The war waged by Russia against Ukraine is driving its intellectuals away. According to a report by Novaya Gazeta Europe, at least 270 scientists and academics have resigned and left Russia following the war. The journalists came to this conclusion after comparing the faculty lists of Russia’s top 10 universities from just before the war to the current day and by trawling through public posts on social media and on scientific portals. Moscow’s prestigious HSE University saw the largest brain drain, with 160 faculty members stepping down.
Reconstructing the Great Kantō Earthquake
A century ago, an earthquake that struck off the southern coast of Kanagawa Prefecture, Japan, claimed approximately 105,000 lives as a result of fires that broke out among the dense, collapsed wooden structures in Tokyo. Diving into old public records, Japanese media Nikkei reconstructed the timeline of events on that fateful day — now known as the Great Kantō earthquake — to explain how the initially localized fires turned into a 46-hour firestorm that engulfed 40 per cent of the city. Journalists also offered lessons learned from the Great Kantō earthquake to minimize earthquake damage for the future. Bonus interactive: Nikkei mapped the history of earthquakes in Japan over the last century.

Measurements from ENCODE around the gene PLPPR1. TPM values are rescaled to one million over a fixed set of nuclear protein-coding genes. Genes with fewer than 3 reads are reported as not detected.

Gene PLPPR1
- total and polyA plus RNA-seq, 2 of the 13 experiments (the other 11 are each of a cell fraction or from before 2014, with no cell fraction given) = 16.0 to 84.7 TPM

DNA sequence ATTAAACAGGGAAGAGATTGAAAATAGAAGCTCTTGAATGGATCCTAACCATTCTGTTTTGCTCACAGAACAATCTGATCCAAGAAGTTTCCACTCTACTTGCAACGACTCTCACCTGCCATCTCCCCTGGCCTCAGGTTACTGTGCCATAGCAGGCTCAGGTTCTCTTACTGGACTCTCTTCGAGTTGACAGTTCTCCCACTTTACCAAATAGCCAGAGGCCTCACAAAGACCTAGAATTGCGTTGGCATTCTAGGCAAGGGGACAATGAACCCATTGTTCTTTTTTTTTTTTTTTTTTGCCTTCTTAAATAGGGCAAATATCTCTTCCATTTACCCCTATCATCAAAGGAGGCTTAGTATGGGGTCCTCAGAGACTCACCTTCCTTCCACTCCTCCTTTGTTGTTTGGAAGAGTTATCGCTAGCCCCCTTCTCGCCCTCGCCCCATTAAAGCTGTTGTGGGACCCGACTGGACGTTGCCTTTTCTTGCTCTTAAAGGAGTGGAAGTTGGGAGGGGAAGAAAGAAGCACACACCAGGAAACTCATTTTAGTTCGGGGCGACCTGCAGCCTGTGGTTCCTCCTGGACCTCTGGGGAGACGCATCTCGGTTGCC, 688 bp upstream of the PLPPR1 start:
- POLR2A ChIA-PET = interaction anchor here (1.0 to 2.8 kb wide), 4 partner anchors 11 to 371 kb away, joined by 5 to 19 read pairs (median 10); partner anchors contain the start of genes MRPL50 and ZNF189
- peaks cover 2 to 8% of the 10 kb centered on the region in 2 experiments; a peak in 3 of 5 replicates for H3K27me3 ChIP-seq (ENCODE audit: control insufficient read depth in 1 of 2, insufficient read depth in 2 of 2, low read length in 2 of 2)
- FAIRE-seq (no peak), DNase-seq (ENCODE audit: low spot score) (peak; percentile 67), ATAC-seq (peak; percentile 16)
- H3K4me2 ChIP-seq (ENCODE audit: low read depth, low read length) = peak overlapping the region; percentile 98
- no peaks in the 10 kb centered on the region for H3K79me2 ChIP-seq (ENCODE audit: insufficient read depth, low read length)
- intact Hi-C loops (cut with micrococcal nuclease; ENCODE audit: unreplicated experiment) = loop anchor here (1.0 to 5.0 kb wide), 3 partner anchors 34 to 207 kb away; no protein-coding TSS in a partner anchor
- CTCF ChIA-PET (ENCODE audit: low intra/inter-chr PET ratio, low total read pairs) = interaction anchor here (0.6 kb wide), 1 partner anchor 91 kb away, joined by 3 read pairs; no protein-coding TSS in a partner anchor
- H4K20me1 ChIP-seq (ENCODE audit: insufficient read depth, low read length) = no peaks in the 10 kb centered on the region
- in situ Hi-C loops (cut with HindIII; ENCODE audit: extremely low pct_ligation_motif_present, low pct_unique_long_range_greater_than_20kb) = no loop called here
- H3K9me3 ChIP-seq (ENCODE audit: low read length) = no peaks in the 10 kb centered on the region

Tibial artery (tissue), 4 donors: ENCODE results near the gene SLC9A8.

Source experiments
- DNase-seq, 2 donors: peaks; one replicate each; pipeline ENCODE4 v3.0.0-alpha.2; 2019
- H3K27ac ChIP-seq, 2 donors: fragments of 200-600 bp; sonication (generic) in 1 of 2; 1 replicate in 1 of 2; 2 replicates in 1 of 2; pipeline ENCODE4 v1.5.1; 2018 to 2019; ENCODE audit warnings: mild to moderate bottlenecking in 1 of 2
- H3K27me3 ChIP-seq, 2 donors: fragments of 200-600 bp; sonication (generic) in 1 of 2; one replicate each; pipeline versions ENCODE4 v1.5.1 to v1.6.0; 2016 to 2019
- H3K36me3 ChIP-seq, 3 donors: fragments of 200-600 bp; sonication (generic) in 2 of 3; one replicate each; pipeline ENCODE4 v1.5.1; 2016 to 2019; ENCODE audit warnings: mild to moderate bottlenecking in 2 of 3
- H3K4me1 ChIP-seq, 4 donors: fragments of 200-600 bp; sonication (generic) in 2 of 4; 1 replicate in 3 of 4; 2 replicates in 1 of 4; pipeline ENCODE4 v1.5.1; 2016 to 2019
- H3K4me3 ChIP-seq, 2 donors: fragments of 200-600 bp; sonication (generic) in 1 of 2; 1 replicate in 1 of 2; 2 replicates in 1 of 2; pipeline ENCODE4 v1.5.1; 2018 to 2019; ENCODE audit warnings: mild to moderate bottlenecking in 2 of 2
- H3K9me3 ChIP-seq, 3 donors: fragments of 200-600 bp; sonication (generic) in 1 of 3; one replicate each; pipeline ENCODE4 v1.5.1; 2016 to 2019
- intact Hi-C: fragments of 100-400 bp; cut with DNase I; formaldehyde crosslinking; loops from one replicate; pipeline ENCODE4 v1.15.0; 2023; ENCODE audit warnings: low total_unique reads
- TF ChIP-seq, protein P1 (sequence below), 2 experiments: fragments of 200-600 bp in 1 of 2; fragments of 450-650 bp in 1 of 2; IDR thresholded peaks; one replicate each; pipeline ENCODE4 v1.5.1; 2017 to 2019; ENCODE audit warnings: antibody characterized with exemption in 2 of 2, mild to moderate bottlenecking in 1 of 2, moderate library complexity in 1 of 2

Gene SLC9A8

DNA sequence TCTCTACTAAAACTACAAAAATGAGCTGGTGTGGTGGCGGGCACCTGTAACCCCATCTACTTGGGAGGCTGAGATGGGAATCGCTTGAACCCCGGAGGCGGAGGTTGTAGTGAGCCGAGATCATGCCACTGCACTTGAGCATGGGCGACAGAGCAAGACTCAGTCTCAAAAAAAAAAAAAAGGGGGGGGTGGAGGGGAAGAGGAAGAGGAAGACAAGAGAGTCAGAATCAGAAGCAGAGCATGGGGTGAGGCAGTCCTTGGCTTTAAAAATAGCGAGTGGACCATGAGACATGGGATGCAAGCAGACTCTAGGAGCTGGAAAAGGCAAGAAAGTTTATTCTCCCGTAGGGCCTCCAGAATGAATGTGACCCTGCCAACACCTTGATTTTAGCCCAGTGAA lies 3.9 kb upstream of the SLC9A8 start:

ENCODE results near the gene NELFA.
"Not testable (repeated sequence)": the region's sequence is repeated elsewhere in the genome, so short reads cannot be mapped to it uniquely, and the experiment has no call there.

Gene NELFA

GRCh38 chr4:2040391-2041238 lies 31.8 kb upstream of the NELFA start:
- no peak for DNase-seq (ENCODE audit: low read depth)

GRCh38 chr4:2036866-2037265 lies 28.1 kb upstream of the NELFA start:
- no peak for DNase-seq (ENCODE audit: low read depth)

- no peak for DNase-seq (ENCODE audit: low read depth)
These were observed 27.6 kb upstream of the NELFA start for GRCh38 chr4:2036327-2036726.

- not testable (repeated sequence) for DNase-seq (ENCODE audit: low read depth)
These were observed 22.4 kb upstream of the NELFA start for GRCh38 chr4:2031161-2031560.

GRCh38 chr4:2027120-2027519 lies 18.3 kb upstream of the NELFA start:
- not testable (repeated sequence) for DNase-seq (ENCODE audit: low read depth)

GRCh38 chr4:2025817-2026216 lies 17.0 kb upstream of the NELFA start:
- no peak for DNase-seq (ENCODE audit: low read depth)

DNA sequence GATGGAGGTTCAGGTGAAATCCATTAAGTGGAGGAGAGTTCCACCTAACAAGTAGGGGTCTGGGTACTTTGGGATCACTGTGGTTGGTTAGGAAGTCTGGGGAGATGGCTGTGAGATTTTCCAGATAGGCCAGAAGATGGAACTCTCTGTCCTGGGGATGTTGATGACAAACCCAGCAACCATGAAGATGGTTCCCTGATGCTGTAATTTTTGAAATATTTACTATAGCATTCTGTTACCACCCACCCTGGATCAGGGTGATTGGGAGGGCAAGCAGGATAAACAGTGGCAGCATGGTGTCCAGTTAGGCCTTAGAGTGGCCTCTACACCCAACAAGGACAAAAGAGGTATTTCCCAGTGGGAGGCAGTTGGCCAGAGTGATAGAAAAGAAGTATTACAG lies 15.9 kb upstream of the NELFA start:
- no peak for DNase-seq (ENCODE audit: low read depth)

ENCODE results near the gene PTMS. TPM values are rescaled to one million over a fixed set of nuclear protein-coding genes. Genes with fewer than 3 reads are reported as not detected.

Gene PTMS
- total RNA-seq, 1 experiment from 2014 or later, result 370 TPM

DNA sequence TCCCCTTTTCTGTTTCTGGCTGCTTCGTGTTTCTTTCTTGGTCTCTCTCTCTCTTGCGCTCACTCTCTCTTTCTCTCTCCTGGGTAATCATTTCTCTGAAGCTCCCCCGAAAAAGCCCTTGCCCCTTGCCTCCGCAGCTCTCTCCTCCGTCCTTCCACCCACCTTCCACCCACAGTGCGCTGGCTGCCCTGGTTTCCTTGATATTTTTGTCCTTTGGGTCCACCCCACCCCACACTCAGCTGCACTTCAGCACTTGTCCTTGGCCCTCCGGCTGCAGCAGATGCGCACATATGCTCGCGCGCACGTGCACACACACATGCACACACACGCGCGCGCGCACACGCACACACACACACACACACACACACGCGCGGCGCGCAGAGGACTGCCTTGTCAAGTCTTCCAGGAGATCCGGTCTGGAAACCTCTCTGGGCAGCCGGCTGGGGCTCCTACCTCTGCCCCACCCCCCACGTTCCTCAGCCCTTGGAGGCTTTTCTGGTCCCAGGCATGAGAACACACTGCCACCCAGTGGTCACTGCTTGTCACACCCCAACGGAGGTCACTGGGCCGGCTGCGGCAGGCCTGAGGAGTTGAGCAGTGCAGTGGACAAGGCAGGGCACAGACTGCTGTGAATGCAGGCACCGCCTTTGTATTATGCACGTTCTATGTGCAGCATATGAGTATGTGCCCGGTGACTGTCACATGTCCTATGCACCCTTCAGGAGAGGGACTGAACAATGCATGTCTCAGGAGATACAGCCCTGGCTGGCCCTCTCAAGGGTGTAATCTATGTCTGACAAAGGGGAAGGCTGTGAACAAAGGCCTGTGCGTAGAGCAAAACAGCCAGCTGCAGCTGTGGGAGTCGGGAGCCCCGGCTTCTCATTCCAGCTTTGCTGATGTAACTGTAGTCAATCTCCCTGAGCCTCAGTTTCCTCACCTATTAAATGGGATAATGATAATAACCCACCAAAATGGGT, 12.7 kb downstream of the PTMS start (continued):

German Auto Traffic
Amid reports of the German Transport Minister advocating for building more highways in the country, Spiegel took a look at whether the traffic data supported the necessity of constructing new roads. Journalists evaluated data from more than 900 points along German motorways and federal highways and found that — contrary to the belief that traffic would increase beyond pre-pandemic levels after the pandemic — there was significantly fewer cars on the road compared to 2019.
Heat Waves in France